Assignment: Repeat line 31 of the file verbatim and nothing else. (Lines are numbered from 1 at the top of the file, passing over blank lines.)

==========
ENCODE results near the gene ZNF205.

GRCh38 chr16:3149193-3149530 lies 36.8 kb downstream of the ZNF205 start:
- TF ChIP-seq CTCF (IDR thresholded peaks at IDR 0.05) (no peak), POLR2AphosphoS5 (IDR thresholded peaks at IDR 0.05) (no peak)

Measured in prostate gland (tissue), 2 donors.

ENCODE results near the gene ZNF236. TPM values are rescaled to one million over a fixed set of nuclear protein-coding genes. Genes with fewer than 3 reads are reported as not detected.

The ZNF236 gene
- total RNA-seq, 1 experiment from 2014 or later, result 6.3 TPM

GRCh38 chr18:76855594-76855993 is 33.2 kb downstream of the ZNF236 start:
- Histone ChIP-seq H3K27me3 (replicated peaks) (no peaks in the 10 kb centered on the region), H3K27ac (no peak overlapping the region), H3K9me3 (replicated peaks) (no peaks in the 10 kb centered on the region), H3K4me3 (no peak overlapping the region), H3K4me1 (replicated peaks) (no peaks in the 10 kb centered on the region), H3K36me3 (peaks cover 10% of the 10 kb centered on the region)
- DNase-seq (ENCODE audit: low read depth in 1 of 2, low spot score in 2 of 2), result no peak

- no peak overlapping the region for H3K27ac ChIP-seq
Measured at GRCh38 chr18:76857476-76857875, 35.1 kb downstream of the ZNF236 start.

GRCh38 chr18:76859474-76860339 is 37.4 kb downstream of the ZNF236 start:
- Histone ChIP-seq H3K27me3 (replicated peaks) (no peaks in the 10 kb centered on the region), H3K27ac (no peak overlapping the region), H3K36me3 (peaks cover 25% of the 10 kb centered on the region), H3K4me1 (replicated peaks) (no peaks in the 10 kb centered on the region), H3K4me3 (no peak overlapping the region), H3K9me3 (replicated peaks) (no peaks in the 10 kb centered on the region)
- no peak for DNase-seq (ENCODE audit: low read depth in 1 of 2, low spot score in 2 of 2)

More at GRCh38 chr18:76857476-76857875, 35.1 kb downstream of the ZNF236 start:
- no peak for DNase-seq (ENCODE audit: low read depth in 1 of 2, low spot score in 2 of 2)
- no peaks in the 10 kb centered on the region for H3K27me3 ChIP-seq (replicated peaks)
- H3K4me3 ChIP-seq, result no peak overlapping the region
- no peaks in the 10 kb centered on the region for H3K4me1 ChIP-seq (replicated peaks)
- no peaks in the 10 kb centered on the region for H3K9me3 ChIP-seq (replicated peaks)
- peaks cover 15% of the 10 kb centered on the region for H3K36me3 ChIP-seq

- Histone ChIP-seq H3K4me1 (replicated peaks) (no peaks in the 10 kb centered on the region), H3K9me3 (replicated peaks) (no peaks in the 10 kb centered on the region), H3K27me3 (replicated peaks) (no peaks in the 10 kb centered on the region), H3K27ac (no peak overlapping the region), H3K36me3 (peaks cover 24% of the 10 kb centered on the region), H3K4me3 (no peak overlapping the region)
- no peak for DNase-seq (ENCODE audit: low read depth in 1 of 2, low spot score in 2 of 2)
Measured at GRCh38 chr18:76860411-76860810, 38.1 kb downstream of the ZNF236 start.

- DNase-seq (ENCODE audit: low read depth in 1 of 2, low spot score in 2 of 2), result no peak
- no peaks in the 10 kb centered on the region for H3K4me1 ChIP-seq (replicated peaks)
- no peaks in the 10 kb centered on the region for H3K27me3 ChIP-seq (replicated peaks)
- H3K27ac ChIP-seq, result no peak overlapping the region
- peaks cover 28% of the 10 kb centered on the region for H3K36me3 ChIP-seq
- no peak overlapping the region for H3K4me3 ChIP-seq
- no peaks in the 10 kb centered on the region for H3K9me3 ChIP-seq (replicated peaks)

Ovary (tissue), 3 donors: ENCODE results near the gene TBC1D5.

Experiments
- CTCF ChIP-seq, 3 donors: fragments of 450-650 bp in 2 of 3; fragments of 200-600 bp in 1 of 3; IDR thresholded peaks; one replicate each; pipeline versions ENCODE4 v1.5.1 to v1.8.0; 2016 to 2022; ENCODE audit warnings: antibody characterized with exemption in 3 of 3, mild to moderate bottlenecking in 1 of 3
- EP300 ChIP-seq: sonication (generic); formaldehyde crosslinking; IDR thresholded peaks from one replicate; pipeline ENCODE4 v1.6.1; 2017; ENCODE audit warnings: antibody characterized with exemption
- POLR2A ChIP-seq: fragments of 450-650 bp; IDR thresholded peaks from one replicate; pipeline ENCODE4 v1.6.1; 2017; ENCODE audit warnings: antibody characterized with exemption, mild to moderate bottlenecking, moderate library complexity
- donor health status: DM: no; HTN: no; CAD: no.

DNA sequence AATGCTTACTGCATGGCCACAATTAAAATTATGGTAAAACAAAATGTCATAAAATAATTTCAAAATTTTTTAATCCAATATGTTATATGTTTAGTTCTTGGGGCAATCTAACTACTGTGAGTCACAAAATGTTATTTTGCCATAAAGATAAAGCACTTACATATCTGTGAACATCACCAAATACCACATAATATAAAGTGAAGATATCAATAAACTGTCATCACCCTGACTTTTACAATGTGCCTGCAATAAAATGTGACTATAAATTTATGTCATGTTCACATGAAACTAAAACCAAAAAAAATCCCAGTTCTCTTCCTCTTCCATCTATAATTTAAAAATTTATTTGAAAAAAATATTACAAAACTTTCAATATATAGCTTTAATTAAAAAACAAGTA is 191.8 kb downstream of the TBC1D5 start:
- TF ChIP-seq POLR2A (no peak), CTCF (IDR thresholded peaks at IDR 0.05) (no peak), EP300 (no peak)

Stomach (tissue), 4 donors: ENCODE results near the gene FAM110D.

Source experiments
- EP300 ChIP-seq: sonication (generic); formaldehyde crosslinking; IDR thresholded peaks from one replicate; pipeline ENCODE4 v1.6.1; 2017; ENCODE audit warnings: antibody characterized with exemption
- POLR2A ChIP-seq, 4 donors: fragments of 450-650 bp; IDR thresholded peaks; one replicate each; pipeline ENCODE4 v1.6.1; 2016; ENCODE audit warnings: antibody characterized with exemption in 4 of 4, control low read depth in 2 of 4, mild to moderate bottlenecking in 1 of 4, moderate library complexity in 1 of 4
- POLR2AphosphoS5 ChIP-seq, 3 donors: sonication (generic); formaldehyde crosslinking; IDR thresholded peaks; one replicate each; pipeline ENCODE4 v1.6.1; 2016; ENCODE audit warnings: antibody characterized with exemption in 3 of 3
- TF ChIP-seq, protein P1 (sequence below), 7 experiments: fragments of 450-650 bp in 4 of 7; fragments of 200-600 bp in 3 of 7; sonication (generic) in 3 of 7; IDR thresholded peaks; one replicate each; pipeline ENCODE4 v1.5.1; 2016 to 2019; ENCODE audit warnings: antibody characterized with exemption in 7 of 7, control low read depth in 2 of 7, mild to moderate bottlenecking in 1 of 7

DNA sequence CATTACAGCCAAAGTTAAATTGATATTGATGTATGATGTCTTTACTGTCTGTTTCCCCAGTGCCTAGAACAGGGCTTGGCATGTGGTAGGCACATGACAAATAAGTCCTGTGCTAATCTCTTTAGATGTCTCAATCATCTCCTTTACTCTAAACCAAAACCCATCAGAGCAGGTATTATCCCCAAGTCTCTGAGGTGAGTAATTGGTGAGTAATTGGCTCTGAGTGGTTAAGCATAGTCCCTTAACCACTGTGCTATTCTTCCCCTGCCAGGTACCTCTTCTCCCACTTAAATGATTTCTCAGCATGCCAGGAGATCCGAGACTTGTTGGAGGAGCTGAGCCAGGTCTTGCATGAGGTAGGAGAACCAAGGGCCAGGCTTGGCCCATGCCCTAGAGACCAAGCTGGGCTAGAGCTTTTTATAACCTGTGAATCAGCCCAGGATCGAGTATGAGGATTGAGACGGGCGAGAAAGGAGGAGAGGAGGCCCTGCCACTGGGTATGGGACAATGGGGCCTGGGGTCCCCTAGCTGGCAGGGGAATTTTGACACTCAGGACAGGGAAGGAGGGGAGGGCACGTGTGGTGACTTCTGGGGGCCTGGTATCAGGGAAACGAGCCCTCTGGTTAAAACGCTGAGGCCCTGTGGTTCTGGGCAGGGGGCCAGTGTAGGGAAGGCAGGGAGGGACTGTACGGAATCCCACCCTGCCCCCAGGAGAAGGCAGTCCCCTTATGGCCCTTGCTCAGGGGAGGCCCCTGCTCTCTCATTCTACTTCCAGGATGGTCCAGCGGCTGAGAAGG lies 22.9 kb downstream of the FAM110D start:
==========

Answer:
- no peak overlapping the region for H3K4me3 ChIP-seq